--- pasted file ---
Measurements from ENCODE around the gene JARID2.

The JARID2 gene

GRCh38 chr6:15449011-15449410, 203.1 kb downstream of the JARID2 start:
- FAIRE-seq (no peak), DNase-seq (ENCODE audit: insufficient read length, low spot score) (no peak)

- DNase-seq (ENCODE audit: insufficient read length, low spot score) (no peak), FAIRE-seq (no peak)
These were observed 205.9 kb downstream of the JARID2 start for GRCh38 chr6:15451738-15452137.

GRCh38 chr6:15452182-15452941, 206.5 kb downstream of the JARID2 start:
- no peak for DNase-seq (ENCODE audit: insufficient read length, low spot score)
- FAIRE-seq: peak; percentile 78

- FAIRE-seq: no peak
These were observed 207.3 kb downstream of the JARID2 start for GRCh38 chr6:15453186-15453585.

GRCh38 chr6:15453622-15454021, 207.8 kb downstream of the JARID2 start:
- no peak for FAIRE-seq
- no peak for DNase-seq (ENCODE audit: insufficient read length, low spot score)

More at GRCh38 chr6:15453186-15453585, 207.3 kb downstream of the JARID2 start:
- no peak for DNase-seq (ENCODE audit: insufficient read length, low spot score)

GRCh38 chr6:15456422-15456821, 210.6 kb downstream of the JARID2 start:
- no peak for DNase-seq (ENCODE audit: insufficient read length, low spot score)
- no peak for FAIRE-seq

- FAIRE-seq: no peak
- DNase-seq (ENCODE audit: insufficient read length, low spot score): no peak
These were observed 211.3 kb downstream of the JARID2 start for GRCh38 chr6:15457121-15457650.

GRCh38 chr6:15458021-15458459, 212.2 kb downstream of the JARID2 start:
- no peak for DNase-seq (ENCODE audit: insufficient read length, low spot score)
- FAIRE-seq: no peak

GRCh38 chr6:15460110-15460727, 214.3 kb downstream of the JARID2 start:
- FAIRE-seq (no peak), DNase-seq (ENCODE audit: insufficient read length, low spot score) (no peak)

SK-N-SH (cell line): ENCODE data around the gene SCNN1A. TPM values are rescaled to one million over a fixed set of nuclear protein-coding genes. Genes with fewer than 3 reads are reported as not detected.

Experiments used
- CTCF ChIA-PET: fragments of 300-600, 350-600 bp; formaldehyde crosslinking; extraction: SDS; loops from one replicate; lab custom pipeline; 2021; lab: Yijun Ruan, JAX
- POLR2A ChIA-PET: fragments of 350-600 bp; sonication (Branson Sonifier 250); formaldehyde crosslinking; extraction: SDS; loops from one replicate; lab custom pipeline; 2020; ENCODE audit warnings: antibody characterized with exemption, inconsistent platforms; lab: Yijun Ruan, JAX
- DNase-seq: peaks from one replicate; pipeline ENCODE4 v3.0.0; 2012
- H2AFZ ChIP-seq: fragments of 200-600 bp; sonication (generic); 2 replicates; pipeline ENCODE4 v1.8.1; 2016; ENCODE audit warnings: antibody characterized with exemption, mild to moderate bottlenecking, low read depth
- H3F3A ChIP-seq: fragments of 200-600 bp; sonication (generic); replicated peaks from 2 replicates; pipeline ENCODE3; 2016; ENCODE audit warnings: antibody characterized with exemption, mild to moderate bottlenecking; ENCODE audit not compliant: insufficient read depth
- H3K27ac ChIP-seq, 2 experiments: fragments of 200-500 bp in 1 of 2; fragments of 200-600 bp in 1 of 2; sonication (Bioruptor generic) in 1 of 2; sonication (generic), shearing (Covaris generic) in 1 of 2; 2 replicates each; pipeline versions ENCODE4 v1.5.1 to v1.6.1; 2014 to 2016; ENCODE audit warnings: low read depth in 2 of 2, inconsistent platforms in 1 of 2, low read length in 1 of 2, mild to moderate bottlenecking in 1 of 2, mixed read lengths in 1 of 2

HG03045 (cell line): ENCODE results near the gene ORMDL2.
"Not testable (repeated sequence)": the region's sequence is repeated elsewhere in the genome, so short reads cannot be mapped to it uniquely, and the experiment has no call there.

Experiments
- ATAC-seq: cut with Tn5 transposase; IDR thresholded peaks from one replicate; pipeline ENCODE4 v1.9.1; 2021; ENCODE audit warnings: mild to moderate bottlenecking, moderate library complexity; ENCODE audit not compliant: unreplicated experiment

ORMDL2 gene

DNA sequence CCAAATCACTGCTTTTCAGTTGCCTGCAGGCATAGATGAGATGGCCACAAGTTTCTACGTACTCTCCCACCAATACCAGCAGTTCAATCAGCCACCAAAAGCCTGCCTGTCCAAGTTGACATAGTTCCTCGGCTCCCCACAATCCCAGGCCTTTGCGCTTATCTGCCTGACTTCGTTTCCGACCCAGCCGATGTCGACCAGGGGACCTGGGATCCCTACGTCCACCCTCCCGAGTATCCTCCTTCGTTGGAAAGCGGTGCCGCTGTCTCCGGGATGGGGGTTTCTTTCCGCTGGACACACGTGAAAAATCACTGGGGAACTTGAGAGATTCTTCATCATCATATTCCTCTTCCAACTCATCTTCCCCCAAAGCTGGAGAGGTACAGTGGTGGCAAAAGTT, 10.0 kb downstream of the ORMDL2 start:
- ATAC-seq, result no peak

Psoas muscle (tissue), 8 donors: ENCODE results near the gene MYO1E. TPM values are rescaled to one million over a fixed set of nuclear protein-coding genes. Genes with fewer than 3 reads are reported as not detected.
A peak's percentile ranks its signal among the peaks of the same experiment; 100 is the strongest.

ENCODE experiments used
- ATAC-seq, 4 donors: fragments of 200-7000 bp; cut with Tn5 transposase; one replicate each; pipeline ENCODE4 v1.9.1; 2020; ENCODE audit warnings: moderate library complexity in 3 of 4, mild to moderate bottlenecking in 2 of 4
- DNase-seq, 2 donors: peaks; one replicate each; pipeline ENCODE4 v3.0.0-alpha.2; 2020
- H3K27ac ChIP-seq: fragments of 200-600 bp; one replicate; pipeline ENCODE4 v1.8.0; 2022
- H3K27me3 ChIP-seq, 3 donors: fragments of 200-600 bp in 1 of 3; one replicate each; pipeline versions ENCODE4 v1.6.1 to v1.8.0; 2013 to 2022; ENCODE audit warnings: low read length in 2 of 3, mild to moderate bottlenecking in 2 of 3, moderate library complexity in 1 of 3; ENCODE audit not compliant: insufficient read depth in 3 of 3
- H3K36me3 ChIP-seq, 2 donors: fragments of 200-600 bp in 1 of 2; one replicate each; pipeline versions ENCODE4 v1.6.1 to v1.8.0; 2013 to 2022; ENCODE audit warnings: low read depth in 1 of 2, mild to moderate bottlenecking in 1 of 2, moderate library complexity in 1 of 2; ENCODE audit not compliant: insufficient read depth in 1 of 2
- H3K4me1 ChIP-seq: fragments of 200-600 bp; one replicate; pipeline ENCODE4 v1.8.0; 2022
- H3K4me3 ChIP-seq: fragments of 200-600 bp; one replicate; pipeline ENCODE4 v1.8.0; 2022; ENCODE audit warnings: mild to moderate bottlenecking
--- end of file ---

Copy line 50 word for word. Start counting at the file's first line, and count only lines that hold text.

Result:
- H3K36me3 ChIP-seq, 2 donors: fragments of 200-600 bp in 1 of 2; one replicate each; pipeline versions ENCODE4 v1.6.1 to v1.8.0; 2013 to 2022; ENCODE audit warnings: low read depth in 1 of 2, mild to moderate bottlenecking in 1 of 2, moderate library complexity in 1 of 2; ENCODE audit not compliant: insufficient read depth in 1 of 2